The FPM category includes closing and reconciliation, statutory consolidation, planning and budgeting, and financial and management reporting as well as external financial reporting. In the past vendors of software other than ERP have offered these capabilities because constraints in database technologies prevented consolidating them. In some cases, an ERP vendor acquired an FPM vendor but still sold the product as a stand-alone. The addition of any of these financial analytical capabilities increases the value of the ERP system to the owner.
Some ERP vendors are demonstrating or at least talking about providing the ability to handle intraperiod “soft closes” (using a degree of simplification to quickly produce nonstatutory financial reports) to enhance visibility and control. (History buffs may recall that Coda Software, the first ERP system to be built on a multidimensional database, offered this in the 1990s.) Some are taking steps to facilitate the ongoing consolidation of accounting information from all of a company’s systems into a central system. This permits corporate-wide intraperiod soft closes.
Providing analytical capabilities within an ERP offering also can facilitate the fusion of financial and operational data captured by the ERP system without a data warehouse. It can speed up reporting on this information and eliminate the need to maintain connections from the ERP system to a data warehouse to be able to perform analysis and reporting. Operational data may come from the human resources management, manufacturing, distribution, inventories and project components (to name a handful) that can be part of an ERP suite. The combination can provide a far richer set of performance management measurement capabilities than financial or operational data alone. Purely financial performance metrics are essential but insufficient to manage a business. For example, measuring unit-based inputs to outputs (such as direct labor hours per widget produced) enables a company to track its efficiency. Budgeting is another analytical application that lends itself to becoming an ERP extension application because actuals and budgeted amounts are linked in a single system.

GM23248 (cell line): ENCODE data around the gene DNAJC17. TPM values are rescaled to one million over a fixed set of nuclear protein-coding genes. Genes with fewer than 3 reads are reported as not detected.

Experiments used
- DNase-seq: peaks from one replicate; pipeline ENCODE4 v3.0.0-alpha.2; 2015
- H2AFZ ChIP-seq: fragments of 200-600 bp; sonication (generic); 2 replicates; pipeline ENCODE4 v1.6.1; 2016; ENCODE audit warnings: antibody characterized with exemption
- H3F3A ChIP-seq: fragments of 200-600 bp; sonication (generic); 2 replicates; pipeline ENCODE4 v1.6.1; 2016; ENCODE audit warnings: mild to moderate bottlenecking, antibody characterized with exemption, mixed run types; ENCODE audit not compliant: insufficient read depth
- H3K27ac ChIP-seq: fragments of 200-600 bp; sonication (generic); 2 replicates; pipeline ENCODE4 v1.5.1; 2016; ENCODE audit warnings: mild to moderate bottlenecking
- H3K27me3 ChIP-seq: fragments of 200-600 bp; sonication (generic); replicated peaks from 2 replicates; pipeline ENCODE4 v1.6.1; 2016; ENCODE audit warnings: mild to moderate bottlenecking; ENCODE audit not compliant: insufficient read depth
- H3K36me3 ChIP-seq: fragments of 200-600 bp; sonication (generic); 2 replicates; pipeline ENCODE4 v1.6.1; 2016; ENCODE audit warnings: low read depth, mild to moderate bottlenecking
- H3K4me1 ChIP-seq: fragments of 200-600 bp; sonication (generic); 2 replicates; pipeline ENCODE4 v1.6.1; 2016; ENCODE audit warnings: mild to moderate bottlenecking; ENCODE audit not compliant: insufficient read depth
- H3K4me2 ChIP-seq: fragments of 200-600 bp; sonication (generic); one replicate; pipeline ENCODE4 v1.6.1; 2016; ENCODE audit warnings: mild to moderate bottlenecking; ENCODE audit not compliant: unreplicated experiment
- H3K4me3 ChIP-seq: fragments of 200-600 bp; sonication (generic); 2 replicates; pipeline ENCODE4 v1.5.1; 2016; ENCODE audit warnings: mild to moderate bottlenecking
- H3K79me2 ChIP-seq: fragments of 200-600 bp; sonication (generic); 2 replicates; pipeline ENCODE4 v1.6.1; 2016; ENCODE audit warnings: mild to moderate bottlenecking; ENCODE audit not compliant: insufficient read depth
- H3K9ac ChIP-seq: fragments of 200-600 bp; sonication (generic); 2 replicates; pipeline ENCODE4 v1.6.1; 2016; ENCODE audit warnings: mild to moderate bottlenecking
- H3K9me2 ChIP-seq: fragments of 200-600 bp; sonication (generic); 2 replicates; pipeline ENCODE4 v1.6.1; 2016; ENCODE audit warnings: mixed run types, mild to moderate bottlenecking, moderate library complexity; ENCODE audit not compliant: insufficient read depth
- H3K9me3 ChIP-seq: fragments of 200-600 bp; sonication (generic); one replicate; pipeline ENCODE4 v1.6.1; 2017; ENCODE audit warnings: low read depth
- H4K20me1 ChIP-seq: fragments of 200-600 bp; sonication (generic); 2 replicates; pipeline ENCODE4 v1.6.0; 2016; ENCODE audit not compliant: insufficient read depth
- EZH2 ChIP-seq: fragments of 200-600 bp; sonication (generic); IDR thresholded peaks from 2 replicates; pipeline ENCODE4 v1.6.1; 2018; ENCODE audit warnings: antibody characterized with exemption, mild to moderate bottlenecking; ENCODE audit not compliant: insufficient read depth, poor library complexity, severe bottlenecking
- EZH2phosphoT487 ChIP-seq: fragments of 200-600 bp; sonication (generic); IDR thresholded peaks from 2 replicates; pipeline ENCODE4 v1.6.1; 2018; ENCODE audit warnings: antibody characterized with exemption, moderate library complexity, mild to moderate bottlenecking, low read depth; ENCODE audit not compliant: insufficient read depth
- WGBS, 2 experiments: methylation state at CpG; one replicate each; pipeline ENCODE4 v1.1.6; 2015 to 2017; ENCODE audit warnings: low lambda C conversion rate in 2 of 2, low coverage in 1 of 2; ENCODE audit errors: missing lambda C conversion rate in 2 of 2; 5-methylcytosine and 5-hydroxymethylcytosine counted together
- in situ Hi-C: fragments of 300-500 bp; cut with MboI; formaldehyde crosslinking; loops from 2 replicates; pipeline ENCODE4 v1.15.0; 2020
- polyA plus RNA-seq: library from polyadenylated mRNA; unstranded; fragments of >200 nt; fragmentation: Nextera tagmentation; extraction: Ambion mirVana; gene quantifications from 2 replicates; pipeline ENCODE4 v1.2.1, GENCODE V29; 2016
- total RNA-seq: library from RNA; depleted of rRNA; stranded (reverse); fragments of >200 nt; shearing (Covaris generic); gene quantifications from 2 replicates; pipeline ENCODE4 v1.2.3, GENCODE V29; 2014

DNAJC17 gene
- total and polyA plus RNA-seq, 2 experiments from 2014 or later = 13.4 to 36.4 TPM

The addition of FPM and other analytical capabilities to ERP systems is creating an overlap between these two categories, but the two aren’t on a collision course yet. Most FPM vendors offer suites with exceptionally rich functionality that will be time-consuming and expensive for an ERP vendor to replicate to a significant degree. Rather than replacing software that can execute specific tasks or provide rich functionality, the incorporation of analytics will simplify how companies perform the basics. In this sense, it’s more of a positive for the ERP vendors that are able to harness technology to provide easy-to-use analytical features and capabilities than a negative for FPM vendors. And it will likely be an important source of differentiation for ERP software vendors in the future. We advise finance professionals and others who manage these systems to keep an eye on developments going forward.